This text is part of:
Table of Contents:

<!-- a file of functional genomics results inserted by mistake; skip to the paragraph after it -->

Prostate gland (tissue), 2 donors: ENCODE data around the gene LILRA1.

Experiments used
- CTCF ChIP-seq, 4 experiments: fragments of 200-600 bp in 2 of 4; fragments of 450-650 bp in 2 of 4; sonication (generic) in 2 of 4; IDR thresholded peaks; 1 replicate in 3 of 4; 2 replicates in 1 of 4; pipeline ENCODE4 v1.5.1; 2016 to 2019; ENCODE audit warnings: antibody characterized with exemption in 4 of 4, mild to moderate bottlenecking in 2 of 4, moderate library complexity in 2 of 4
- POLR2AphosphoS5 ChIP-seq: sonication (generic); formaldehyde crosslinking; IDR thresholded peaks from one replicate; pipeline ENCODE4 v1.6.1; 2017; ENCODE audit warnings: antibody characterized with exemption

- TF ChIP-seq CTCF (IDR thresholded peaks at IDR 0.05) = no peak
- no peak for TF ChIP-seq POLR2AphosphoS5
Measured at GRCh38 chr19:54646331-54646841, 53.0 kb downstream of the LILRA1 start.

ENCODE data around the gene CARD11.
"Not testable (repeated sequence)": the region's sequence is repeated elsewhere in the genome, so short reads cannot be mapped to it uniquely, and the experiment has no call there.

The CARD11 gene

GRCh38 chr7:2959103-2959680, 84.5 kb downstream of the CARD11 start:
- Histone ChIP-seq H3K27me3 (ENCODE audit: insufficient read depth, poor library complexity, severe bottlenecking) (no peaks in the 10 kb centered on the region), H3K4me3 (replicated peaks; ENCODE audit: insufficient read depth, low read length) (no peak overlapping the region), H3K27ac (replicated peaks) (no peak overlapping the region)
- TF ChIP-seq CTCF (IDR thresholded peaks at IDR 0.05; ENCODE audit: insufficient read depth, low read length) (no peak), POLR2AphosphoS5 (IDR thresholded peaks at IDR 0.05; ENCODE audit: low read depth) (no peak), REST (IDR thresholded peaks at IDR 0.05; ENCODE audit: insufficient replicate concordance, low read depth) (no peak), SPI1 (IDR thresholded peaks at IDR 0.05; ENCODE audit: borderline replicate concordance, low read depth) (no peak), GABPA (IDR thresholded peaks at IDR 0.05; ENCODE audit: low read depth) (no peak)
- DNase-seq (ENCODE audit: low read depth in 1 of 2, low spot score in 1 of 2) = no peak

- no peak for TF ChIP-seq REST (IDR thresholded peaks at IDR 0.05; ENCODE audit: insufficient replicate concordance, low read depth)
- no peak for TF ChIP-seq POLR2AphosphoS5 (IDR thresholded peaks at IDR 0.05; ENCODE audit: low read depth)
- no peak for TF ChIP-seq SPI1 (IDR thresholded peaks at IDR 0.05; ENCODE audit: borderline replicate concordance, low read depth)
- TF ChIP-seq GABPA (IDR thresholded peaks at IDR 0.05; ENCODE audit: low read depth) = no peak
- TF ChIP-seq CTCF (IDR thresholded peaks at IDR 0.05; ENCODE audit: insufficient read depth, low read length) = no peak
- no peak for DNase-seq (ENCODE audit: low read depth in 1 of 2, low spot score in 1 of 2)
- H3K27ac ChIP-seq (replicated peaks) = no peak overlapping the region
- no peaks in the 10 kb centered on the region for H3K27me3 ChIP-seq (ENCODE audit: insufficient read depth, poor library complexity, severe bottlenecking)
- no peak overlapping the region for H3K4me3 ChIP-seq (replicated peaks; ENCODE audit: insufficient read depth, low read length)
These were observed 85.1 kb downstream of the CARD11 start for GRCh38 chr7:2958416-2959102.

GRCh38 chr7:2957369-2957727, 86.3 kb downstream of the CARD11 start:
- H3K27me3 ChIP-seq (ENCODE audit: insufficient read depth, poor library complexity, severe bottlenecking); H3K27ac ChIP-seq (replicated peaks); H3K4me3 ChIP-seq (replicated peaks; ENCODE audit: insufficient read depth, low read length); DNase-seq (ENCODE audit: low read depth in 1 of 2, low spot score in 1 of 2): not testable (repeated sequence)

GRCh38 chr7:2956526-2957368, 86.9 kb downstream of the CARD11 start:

It will not be uninteresting if I relate in the cases of Falanius and Rubrius, Roman knights of moderate fortune, the first experiments at such accusations, in order to explain the origin of a most terrible scourge, how by Tiberius's cunning it crept in among us, how subsequently it was checked, finally, how it burst into flame and consumed everything. Against Falanius it was alleged by his accuser that he had admitted among the votaries of Augustus, who in every great house were associated into a kind of brotherhood, one Cassius, a buffoon of infamous life, and that he had also in selling his gardens included in the sale a statue of Augustus. Against Rubrius the charge was that he had violated by perjury the divinity of Augustus. When this was known to Tiberius, he wrote to the consuls "that his father had not had a place in heaven decreed to him, that the honour might be turned to the destruction of the citizens. Cassius, the actor, with men of the same profession, used to take part in the games which had been consecrated by his mother to the memory of Augustus. Nor was it contrary to the religion of the State for the emperor's image, like those of other deities, to be added to a sale of gardens and houses. As to the oath, the thing ought to be considered as if the man had deceived Jupiter. Wrongs done to the gods were the gods' concern."